Monthly Archives: July 2006

A Bittersweet Comfort

Thumbnail: BBQ pork
Thumbnail: Washing veggies
Thumbnail: Cutting onions
Thumbnail: Shiitake mushrooms
Thumbnail: Washed veggies
Thumbnail: Bone China bowls
Thumbnail: Soup close-up
Thumbnail: Soup extreme close-up

A bowl of egg-noodles, with barbecue pork, shiitake mushrooms, shrimp, carrots, bok choi, and green onions in a chicken broth, is considered comfort food for most Chinese people. They say that comfort food soothes the mind by acting like an opiate, hitting the receptors in our central nervous system. We go to it in times of stress, and in addition to keeping us full, it keeps us pacified.

As Pat and Jen cut, and wash, and cook, they never nibble. Everything that’s prepared goes into the pot. Not too long, or the vegetables will lose their firmness. With chopsticks and a spoon, they serve the noodle soup in large bowls. One eats from the spoon, which is used to scoop the broth, while the chopsticks are simply used to put the desired ingredients on the former utensil.

I don’t have meals like this anymore. Chinese food is a complicated affair. It takes a motley set of ingredients, most of which is only available on a single street in this city, so I’m grateful for a real home-cooked meal.

Everything about it brings me back to a time when I was a child, living with my parents, living off Chinese food every day. The contrasting colours of the pork against the noodles. The full aroma. The savoury taste of broth. Even the dulcet slurp of noodles.

If only my childhood was worth remembering.

What To Accept?

They always say time changes things, but you actually have to change them yourself.

—Andy Warhol

Many of my relationships, romantic or otherwise, are often approached, at least partially, based on the hope that the other person will change. This change can take the form of something as simple as promptness, as frustrating as tidiness, or as grand as self-centeredness.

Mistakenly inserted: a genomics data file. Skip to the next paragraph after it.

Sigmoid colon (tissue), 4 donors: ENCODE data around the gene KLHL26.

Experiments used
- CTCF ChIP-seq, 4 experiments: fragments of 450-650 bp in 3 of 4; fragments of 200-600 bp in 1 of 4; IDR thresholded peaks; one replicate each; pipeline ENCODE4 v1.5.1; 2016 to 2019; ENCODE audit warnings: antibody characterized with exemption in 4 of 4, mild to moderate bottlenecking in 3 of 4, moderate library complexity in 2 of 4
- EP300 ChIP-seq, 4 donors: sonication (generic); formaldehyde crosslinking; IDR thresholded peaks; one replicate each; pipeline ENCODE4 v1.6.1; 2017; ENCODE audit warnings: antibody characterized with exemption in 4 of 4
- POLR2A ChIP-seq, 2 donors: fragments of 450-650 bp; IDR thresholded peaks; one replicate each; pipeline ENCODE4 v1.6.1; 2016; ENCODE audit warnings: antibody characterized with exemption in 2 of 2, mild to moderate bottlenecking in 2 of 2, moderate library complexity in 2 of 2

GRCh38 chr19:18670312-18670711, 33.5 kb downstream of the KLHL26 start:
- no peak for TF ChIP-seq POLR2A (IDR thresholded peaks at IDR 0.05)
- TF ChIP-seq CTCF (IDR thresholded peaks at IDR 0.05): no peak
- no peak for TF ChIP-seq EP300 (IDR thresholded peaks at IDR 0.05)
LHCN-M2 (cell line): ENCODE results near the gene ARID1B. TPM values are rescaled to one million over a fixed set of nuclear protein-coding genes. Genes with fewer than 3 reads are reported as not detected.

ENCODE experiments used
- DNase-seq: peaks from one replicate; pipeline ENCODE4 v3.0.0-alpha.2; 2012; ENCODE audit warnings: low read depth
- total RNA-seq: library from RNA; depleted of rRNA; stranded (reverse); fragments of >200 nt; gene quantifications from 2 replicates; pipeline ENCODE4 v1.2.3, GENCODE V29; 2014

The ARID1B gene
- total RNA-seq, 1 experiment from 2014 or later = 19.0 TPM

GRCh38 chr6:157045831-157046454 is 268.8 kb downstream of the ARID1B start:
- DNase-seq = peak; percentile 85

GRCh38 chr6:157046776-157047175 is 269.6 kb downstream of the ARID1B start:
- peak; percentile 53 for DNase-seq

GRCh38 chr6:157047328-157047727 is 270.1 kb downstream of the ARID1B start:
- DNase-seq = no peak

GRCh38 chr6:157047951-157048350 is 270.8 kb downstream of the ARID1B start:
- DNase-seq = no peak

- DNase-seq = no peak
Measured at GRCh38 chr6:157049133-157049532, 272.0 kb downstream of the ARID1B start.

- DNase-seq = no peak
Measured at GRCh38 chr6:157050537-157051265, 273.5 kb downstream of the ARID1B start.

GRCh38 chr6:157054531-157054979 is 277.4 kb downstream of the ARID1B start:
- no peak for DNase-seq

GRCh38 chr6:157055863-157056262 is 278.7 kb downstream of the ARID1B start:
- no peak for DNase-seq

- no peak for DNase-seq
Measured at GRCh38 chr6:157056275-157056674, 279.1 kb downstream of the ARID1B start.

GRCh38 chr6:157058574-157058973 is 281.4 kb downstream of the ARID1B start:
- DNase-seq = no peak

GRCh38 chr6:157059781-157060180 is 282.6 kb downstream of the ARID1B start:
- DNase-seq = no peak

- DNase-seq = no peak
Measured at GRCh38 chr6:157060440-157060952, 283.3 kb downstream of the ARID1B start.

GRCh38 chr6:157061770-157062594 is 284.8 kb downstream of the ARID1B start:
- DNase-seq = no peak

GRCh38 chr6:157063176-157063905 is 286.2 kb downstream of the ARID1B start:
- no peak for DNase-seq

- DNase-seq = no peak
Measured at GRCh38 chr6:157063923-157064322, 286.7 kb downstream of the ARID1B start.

Change, synonymous with improvement, has been the basis of my life. It takes a self-awareness of my faults, combined with a desire to change these faults, to improve. Assuming that others are the same way has been one of the biggest mistakes I’ve ever made. When the veil is lifted, and I realize that someone is stuck in their personality, I lose my faith in humanity. For the fraction of people who are conscious enough to know that they need to change, (and I mean this in an absolute sense, where almost anyone would agree that something needs improvement, such as temper or closed-mindedness) only a fraction of those are actually able to do so.

It’s not that some people have willpower and some don’t. It’s that some people are ready to change and others are not.

This means that when I meet someone, I either have to accept or reject them for who they are, because that’s most likely who they’re going to be for the rest of their lives. I have to stop accepting someone based on the hope that they will get better.

Acceptance, which has always been a difficult thing for me, thus becomes the most important thing in my relationships. It also remains one of the most hardest things for me to change.

So should I learn to accept this about myself, the way I should learn to accept things of others?

Bear

Thumbnail: Bronwen kisses bear

Thumbnail: Bear on the rug

The best friend man has in the world may turn against him and become his enemy. His son, or daughter, that he has reared with loving care may prove ungrateful. Those who are nearest and dearest to us, those whom we trust with our happiness and good name may become traitors to their faith. The money a man has he may lose. It flies away from him, perhaps when he needs it most. A man’s reputation may be sacrificed in a moment of ill-considered action. The people who are prone to fall on their knees when success is with us may be the first to throw the stone of malice when failure settles its cloud upon our head.